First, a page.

Burden Basket

From a very young age I felt a resonance with the Native American people. As an adult I have been blessed and influenced by various Native American Teachers. One of those is Jamie Sams, a member of the Wolf Clan of the Seneca Nation. She is a medicine teacher and healer who has studied the traditions of many nations and who has respectfully brought those teachings to those of us not born into them.

One of her teachings that brought balance to my life is found in her book titled “Sacred Path Cards.” The teaching is simple, clear, and beautiful. For those of us who tend to take on too much or care too much, this teaching can bring us balance and protect us from doing harm to ourselves. Her words say it best and what follows are direct quotes from pages 255-259 of her book. My understanding is that each woman made her own burden basket so she determined its size and capacity.

Native women were never asked to bear a burden heavier than their Burden Basket could handle. When the Burden Basket was not in use, it was hung outside the home for another reason.

To receive permission to enter the Sacred Space of any Native American Home…it was necessary to scratch lightly upon the door. …if there was no answer entry was not permitted at that time. The family could be eating a meal, having a Family Council, or just wanting some privacy The decision was always honored.   If permission to enter was granted, the Burden Basket was the reminder to the guest to leave his or her personal complaints or problems in the Burden Basket before entering another person’s Sacred Space. The custom was honored, or the visitor was barred from entering that dwelling ever again.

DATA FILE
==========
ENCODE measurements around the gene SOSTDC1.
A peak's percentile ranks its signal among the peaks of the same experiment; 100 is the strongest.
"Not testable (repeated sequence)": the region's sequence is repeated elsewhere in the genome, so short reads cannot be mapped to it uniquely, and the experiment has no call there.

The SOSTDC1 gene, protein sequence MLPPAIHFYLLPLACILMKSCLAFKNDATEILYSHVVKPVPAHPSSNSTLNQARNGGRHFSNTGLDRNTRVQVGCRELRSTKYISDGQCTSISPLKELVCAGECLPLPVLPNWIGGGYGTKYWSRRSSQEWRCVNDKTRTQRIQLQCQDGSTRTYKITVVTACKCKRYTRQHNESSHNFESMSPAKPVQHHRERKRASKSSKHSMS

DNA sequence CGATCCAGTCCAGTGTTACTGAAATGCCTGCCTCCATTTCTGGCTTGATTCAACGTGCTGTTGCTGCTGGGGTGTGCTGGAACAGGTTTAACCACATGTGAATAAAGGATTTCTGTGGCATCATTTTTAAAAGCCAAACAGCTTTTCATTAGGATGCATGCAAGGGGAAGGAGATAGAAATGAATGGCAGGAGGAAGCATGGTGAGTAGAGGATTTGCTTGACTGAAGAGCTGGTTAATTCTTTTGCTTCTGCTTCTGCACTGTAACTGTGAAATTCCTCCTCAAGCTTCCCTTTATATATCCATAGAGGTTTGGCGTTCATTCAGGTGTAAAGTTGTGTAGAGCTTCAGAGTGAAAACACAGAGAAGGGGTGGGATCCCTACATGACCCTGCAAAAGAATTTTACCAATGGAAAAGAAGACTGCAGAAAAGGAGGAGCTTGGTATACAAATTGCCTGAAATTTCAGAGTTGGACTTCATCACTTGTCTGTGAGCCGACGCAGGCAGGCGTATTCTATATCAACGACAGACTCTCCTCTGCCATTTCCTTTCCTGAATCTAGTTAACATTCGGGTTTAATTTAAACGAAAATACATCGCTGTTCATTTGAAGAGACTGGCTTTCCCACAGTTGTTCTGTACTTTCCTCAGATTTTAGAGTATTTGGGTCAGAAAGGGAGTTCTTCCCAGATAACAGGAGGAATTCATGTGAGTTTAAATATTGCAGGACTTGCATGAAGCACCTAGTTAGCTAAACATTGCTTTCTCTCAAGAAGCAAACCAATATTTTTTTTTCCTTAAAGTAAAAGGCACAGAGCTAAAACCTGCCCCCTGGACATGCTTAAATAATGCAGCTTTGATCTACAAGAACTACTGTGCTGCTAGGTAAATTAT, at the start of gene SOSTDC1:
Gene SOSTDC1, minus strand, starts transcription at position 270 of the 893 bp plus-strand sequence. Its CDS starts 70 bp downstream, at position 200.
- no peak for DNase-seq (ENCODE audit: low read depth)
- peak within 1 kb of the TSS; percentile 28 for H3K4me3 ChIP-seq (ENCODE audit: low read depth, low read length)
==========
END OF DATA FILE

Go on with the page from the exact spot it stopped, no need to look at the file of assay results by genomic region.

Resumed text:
As Guardians of the home, the Burden Baskets were a reminder to respect the happiness and privacy of each family’s Sacred Space. …it reminded each visitor of the strength of character needed to set aside personal problems. To enter another’s home with a black cloud of worry or neediness was considered very poor manners. To be in the present moment and be willing to be a welcome guest requires strength of character.

Self-reliance is the keynote in all of the Burden Basket teachings. To have compassion for the burdens of others, and yet not take those burdens on as our own, requires a strong heart.

Unlike many seekers in today’s world who seek and then refuse advice, the instructions of a wise person in Native America were sacred and holy. If a seeker sought counsel, the wisdom given was honored to the letter.

Great sensitivity is necessary for impeccable timing in knowing when and how to speak to others.  Inner-strength is created through trusting our personal knowledge and only seeking counsel when we have exhausted all other paths.


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